Diane Rufino, May 7, 2018
Horace Greeley, editor of the New York Daily Tribune, was the embodiment of the North. In an editorial for the paper on December 17, 1860 (three days before South Carolina voted in Convention to secede, and amidst rumors that the state would likely secede), Greeley articulated the view of secession that most in government and in the North held. In that brilliant editorial, entitled “The Right of Secession,” he wrote:
We have repeatedly asked those who dissent from our view of this matter to tell us frankly whether they do or do not assent to Mr. Jefferson’s statement in the Declaration of Independence that governments “derive their just powers from the consent of the governed; and that whenever any form of government becomes destructive of these ends, it is the right of the people to alter or abolish it, and to institute a new government,” etc. etc. We do heartily accept this doctrine, believing it intrinsically sound, beneficent, and one that, universally accepted, is calculated to prevent the shedding of seas of human blood. And, if it justified the secession from the British Empire of three million colonists in 1776, we do not see why it would not justify the secession of five millions of Southerners from the federal union in 1861. If we are mistaken on this point, why does not someone attempt to show wherein and why we could not stand up for coercion, for subjugation. We do not think such would be just. We hold the right of self-government to be sacred, even when invoked on behalf of those who deny it to others. If ever ‘seven or eight States’ send agents to Washington to say “We want to get out of the Union,” we shall feel constrained by our devotion to Human Liberty to say: ‘Let Them Go!” We do not see how we could take the other side without coming in direct conflict with those Rights of Man which we hold paramount to all political arrangements, however convenient and advantageous.
Of course, when Northern businessmen and northern businesses realized how badly they would suffer without the stream of money coming from the South and its tariff collections and in trade against a “free-trade” Confederacy (the Confederate Constitution prohibited protective tariffs), their view of secession changed.
Even Europe saw the Civil War for what it was. Europe understood that at its core, the American “Civil War” as an exercise of the right of secession. If the South had the right to secede from the Union, which Europe believed it had (articulated to a “candid world” in the Declaration of Independence), then the South held the moral superiority in the conflict and Southerners were the heroes. The North was the great villain, starting a fratricidal war merely for commercial and economic gain. Certainly Great Britain knew what was going on, for the Confederacy was hoping it would join the conflict on its side and the North was doing what it could to prevent that from happening (ie, the Emancipation Proclamation). The legendary English writer, Charles Dickens, expressed this view very clearly in commentary during that period.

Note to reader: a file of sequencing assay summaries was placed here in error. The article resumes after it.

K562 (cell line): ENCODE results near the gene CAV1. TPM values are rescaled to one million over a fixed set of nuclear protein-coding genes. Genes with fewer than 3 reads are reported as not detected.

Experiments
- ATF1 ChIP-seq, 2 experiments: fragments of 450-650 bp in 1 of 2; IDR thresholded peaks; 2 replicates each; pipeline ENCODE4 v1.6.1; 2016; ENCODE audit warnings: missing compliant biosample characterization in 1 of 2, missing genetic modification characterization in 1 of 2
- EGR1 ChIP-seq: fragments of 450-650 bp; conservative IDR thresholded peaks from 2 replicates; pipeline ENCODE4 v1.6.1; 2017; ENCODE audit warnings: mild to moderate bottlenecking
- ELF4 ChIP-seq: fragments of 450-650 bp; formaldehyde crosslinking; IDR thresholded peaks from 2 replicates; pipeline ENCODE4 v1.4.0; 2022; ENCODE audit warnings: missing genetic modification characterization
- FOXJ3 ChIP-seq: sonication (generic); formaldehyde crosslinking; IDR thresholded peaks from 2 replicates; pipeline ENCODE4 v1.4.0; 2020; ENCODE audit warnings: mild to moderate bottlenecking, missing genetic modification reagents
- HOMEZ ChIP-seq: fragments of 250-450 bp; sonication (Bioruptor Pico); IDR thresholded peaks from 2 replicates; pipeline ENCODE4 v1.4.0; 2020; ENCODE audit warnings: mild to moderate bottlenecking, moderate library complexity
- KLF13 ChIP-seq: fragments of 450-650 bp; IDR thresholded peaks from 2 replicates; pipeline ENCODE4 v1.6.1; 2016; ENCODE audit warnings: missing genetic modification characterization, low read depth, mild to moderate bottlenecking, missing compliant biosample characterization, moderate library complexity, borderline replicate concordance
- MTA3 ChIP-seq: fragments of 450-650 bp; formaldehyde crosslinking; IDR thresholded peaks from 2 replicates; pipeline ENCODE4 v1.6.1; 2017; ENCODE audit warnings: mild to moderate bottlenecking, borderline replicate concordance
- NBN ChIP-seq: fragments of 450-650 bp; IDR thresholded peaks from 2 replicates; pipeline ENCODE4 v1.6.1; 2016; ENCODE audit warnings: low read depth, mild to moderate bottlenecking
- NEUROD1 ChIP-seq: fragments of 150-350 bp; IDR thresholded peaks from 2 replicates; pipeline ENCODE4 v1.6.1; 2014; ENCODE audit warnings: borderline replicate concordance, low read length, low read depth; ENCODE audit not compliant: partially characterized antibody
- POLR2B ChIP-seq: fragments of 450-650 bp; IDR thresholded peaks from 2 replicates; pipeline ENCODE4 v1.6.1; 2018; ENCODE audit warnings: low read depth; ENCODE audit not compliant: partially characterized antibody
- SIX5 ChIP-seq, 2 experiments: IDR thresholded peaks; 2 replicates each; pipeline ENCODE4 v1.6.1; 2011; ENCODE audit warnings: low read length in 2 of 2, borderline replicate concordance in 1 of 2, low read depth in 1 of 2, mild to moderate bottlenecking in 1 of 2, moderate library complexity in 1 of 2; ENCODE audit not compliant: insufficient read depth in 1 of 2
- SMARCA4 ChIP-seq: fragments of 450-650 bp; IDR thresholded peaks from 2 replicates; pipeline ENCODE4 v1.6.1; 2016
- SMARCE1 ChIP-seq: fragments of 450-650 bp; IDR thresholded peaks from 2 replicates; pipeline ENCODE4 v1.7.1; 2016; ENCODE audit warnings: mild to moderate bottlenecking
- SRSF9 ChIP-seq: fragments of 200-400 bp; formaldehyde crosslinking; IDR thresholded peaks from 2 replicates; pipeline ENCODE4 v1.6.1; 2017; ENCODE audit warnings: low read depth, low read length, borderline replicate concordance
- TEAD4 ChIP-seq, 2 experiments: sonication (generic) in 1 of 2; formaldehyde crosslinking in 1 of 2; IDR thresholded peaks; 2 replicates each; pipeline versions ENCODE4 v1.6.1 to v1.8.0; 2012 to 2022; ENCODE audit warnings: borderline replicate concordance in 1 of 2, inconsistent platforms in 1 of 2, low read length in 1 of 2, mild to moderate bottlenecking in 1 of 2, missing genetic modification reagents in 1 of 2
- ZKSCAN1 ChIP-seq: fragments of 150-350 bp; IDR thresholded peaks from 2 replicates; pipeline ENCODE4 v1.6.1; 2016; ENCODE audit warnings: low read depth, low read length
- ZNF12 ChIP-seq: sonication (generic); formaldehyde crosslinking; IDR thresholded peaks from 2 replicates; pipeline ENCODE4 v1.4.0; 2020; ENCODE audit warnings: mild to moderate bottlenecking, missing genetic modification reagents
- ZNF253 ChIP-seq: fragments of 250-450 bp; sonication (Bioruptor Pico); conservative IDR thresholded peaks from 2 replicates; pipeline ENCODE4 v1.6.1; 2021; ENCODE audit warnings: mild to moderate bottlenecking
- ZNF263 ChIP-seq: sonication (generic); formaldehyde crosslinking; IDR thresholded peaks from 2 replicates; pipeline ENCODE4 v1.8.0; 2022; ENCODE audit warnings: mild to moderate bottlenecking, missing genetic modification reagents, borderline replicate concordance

British Lord Acton (John Dalberg Acton) wrote the following to General Robert E. Lee in November 1866, a year and a half after his surrender at Appomattox:
…… I saw in States Rights the only available check upon the absolutism of the sovereign will (of the federal government), and secession filled me with hope, not as the destruction but as the redemption of Democracy. The institutions of your Republic have not exercised on the Old World the salutary and liberating influence which ought to have belonged to them, by reason of those defects and abuses of principle which the Confederate Constitution was expressly and wisely calculated to remedy. I believed that the example of that great Reform would have blessed all the races of mankind by establishing true freedom purged of the native dangers and disorders of Republics. Therefore, I deemed that you were fighting the battles for our liberty, our progress, and our civilization; and I mourn for the stake which was lost at Richmond more deeply than I rejoice over that which was saved at Waterloo.
The South, unequivocally and without doubt, had the right to secede from the Union. Anyone who believes in the Declaration of Independence and in the debates in the several Ratifying Conventions to determine whether the Constitution (creating a limited government) would be ratified HAS to believe in the right of secession and HAS to respect the decision of the Southern States to seek their independence. After all, the Declaration of Independence is the greatest Ordinance of Secession ever written and the most eloquent expression of the right of and the desire to pursue independence.
*** This article is based, in part, on sections from Gene Kizer Jr’s book, Slavery Was Not the Cause of the War Between the States, Charleston Athenaeum Press (2014)